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Light Exercise During Deco Stops

Jan 15
A laptop screen showing a heart ultrasound image

Dr. Denise Blake performs a heart ultrasound scan on a NOAA diver after a deep dive. Dr. Blake assisted Dr. Neal Pollock during the NOAA Diving Program research performed on NOAA Ship Hi'ialakai on bubble formation in the hearts of divers conducting deep mixed gas dives. 

During last September’s research expedition on the NOAA Ship Hi’ialakai, Dr. Neal Pollock, Divers Alert Network (DAN) Research Director and Research Associate at Duke University Medical Center, partnered with the NOAA Diving Program to conduct non-invasive research on bubble formation in the hearts of NOAA Divers diving to a maximum depth of 300 ft.

During the course of the research, NOAA divers discovered that engaging in light exercise during their decompression stops could reduce the number of bubbles that could be found later during post-dive heart ultrasound scans. Although moderate to strenuous exercise could be harmful by promoting bubble formation, mild exercise appeared beneficial. Although this study did not have the number of subjects or controls to provide conclusive evidence, the findings were nonetheless interesting and useful for the divers involved.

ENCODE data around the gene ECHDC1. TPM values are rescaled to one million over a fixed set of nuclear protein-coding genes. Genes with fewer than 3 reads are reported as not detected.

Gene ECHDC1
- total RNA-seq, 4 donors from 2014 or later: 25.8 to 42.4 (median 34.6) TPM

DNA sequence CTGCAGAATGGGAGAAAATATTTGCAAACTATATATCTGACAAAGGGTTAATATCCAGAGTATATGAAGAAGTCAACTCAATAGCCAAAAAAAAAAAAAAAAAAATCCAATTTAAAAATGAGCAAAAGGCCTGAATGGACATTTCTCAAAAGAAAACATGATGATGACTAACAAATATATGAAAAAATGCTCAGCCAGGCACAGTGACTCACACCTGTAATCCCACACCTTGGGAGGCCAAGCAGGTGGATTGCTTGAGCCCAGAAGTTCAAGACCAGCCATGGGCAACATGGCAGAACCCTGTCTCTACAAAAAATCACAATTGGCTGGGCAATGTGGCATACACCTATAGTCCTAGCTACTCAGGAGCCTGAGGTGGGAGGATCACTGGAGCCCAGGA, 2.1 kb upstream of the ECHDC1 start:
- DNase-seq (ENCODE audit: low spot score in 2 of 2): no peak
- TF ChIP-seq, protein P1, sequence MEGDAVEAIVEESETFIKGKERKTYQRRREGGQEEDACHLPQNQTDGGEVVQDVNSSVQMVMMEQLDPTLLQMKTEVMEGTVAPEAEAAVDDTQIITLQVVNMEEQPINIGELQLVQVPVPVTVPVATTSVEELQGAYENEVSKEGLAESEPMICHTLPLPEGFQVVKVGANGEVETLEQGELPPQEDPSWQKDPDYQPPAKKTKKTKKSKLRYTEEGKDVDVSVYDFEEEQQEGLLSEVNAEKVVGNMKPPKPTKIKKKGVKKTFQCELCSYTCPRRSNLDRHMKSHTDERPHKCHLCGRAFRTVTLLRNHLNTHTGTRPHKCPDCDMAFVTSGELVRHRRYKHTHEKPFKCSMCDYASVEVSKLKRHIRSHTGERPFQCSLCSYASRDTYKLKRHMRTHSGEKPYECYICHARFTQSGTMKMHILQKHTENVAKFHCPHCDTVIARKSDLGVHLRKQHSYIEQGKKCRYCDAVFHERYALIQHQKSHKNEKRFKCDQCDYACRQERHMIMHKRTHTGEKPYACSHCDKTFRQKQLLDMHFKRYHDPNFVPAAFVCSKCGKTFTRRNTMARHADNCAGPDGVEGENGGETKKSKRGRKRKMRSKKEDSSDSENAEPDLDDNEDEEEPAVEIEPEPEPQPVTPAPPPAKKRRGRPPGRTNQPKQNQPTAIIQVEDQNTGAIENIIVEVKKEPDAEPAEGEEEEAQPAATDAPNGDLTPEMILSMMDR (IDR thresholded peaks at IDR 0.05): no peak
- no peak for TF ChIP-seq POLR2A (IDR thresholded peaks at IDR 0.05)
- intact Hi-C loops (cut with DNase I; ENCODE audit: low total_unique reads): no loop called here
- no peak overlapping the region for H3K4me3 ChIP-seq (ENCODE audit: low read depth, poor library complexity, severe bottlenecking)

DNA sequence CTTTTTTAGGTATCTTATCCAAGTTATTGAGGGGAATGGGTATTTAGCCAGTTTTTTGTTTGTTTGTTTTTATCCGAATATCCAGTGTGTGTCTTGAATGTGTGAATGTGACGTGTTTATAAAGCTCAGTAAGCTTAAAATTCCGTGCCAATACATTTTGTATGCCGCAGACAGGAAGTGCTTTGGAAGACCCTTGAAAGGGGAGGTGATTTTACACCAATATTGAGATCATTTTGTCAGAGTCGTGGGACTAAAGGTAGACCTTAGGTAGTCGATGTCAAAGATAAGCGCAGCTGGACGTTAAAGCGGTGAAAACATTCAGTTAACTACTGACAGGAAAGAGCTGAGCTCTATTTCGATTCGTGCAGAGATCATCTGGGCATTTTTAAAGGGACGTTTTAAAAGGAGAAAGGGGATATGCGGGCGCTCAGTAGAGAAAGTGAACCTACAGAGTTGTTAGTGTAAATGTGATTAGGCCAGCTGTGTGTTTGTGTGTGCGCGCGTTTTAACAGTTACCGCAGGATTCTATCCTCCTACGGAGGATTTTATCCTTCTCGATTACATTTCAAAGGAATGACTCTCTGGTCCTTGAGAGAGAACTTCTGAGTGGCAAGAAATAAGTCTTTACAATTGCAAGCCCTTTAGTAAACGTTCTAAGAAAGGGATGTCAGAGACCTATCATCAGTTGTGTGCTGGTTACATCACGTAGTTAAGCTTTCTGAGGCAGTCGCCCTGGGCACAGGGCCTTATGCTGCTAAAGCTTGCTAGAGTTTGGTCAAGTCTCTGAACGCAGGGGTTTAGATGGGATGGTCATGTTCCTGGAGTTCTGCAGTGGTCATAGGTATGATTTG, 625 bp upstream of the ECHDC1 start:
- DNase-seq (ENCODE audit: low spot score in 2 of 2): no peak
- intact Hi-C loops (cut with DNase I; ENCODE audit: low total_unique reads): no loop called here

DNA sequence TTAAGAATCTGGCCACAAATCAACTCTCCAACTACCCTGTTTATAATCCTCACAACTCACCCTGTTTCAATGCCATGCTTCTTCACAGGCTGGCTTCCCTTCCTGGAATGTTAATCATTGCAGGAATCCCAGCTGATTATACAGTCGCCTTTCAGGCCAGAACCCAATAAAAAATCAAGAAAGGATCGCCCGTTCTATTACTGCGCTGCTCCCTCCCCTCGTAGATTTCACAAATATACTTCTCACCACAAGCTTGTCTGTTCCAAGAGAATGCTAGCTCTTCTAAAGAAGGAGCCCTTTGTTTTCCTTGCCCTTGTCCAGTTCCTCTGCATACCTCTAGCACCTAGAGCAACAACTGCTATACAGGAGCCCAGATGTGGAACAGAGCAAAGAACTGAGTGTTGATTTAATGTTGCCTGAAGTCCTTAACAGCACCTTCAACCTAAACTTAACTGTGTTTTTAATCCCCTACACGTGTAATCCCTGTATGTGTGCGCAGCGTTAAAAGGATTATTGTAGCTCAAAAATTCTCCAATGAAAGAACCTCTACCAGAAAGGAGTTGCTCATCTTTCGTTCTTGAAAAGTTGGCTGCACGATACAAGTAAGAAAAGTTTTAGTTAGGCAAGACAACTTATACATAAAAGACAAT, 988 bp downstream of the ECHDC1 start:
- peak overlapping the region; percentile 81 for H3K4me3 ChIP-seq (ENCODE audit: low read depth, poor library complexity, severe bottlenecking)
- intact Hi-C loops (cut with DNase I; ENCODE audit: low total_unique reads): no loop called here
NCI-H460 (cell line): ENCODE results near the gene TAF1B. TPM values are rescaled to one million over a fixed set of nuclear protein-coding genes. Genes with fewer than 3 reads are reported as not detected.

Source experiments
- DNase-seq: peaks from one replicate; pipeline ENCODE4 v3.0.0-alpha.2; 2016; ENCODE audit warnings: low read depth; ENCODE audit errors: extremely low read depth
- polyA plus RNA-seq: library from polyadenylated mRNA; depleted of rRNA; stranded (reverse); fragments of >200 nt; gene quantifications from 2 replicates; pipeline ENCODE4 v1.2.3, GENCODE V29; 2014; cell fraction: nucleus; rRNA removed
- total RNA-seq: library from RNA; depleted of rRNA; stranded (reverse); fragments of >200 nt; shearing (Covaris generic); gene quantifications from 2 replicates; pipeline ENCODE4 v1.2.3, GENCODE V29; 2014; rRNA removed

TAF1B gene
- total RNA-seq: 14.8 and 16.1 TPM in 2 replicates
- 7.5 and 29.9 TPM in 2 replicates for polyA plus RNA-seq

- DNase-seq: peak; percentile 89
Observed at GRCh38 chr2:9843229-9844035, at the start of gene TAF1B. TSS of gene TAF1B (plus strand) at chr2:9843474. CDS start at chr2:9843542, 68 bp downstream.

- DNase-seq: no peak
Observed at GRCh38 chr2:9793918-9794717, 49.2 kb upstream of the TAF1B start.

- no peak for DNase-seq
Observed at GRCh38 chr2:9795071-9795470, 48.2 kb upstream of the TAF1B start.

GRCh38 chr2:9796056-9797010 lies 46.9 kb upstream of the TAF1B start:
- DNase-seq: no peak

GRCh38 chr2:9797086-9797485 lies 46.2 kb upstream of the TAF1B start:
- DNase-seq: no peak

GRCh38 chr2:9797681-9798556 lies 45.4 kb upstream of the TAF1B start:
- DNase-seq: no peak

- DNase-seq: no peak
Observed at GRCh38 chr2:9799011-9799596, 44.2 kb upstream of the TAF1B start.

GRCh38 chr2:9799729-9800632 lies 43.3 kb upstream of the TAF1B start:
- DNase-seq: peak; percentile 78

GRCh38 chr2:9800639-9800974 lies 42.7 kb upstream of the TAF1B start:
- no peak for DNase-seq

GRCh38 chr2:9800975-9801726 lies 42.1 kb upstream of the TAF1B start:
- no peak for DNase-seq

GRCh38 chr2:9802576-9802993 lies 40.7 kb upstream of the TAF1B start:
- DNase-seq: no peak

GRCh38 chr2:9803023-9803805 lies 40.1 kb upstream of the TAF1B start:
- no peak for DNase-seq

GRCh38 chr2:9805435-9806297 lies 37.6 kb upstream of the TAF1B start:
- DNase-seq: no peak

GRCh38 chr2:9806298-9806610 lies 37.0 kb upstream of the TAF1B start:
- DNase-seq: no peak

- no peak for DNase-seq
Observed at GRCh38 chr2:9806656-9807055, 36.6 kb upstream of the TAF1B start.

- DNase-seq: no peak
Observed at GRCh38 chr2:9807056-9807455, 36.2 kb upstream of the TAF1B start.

Note: high joint forces during or after decompression should be avoided wherever possible.

Read more about exercise and diving in this article by Dr. Pollock published in the DAN website:

In the video below, a NOAA Diver using a closed-circuit rebreather (CCR) engages in light exercise during a decompression stop.





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